"Second, he's got to understand that he's got to play within his abilities. His numbers last year were pretty good. He's the kind of kid who can leave here in a couple years with better numbers than Tyler did, but he's just going to go about it in a different way.''
Messinger and his staff base their projections about Alexander on what they saw from him during the three-week summer practice period in June, when SC went against past trends and participated in a number of 7-on-7 workouts, which emphasize the pass.
"I've been a bit of an old curmudgeon when it comes to 7-on-7 and traveling around the country doing it,'' Messinger said. "This year, I really loosened up a little bit because I saw how important it could be to us, especially with the skills-position people and some of those young guys. Even though they got a whole year under their belt, they still didn't have that edge yet. So we attended a lot of 7-on-7s this spring, and it really helped us.
"It really helped Jon. He's finally realized what a read is to him. Your read is based on your defense, not your offense. And he's learned the little things. His arm's gotten stronger, his footwork's gotten better. No doubt he's learned to read defenses better.''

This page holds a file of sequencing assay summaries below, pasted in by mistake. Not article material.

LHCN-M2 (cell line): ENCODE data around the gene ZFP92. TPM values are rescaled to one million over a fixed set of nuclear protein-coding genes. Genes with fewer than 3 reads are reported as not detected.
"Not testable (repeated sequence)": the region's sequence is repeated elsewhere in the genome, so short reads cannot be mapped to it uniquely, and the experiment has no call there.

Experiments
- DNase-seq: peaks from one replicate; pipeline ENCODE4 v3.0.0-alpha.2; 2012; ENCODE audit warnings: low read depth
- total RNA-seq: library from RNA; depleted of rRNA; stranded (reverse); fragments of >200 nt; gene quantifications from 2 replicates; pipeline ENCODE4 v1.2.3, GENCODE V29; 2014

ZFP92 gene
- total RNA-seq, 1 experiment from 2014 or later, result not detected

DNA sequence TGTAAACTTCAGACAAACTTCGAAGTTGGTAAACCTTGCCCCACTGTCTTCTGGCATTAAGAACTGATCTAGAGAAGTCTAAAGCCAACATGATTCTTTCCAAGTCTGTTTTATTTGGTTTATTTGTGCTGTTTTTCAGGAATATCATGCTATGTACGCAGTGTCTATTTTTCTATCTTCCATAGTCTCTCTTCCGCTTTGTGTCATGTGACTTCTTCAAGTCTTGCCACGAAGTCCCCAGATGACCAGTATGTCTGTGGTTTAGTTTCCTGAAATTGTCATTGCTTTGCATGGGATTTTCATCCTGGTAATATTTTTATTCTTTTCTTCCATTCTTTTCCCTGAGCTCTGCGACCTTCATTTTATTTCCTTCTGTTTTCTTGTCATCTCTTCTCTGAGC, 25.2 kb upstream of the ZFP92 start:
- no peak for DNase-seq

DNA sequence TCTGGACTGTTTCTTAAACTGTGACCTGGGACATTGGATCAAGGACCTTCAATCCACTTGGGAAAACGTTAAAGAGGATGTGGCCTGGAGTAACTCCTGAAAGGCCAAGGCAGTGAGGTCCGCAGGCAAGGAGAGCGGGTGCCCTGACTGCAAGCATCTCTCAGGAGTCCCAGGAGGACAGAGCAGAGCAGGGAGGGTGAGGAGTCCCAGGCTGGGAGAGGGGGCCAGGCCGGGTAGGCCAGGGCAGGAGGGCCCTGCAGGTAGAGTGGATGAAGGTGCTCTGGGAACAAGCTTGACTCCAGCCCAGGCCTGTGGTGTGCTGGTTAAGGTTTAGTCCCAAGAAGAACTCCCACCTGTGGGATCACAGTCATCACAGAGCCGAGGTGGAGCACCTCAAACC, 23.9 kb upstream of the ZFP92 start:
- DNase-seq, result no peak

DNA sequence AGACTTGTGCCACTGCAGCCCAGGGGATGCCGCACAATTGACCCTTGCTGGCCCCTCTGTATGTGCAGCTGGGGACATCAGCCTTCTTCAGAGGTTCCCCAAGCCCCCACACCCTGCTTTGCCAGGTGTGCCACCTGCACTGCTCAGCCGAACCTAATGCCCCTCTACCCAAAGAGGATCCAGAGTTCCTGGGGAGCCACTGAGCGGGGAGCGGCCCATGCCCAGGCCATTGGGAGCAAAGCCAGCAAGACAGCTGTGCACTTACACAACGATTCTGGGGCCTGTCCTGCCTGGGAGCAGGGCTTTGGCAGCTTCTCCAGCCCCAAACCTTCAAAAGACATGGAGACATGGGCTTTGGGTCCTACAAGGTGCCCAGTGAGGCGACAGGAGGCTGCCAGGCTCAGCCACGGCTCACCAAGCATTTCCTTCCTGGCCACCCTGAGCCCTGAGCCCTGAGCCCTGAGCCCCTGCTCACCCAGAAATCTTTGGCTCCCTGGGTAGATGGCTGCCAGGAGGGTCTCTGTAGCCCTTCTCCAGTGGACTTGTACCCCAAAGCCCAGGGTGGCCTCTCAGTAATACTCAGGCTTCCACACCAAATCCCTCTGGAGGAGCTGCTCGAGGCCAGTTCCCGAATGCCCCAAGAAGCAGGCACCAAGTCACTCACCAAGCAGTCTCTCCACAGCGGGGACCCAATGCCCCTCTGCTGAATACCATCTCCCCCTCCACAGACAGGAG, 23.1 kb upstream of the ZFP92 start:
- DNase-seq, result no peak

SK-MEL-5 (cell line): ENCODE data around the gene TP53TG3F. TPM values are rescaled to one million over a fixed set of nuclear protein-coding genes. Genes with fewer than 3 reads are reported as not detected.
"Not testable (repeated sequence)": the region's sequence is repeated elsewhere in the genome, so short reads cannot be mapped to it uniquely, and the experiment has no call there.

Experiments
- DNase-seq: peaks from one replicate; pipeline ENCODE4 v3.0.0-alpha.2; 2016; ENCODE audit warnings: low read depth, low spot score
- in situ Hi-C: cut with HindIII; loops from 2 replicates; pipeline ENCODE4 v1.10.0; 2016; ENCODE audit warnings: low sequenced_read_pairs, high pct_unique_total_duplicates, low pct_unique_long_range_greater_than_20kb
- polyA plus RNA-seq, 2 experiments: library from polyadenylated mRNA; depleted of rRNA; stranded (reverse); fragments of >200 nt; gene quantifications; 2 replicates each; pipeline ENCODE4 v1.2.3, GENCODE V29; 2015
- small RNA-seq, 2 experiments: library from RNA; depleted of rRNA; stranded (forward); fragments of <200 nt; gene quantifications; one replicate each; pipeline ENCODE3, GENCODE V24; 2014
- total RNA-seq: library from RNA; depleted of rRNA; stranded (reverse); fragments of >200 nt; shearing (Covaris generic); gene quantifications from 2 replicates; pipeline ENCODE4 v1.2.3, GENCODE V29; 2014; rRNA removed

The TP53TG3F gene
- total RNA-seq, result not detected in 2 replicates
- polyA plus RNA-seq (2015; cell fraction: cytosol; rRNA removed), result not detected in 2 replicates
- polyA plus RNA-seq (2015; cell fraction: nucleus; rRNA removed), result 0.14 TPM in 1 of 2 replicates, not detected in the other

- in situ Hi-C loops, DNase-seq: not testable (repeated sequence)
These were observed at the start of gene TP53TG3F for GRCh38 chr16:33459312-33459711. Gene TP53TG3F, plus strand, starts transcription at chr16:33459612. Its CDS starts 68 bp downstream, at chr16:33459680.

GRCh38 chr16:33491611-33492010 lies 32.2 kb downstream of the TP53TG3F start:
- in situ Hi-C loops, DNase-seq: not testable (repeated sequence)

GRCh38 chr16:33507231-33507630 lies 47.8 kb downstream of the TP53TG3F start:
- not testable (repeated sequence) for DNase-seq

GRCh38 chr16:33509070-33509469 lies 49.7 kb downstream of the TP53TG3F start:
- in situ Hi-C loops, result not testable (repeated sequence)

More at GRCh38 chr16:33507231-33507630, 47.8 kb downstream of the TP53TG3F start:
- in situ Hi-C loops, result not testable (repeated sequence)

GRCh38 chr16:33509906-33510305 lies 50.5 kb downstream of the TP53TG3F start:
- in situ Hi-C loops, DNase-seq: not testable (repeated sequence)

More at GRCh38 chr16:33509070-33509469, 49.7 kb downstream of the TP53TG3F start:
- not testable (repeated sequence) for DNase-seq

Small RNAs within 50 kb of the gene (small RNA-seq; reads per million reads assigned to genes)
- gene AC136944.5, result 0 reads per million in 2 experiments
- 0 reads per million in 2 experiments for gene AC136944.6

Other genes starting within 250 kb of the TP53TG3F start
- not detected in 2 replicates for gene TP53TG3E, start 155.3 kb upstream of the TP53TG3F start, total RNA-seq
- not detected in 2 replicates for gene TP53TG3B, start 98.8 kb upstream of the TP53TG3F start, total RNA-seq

Alexander feels that his game is now at a higher level.
"I do,'' he said. "I had a lot of offseason work. [Mays] helped me a lot reading the defenses [in the 7-on-7s], and he was still behind me and in my ear. But now it's all natural, and I'm out there with the line in front of me.
"And then on top of that, my linemen have been working all offseason. All summer, they gave me more time and I can go through my progressions and read our plays a lot better, and make a lot better choices.''
So what's the most important thing Alexander learned in the offseason? He didn't hesitate to answer.
"No interceptions,'' he smiled. "My main goal is no interceptions.''
Not even Tyler Harris could do that.
Reach Rick Ryan at 304-348-5175 or rickr...@wvgazette.com.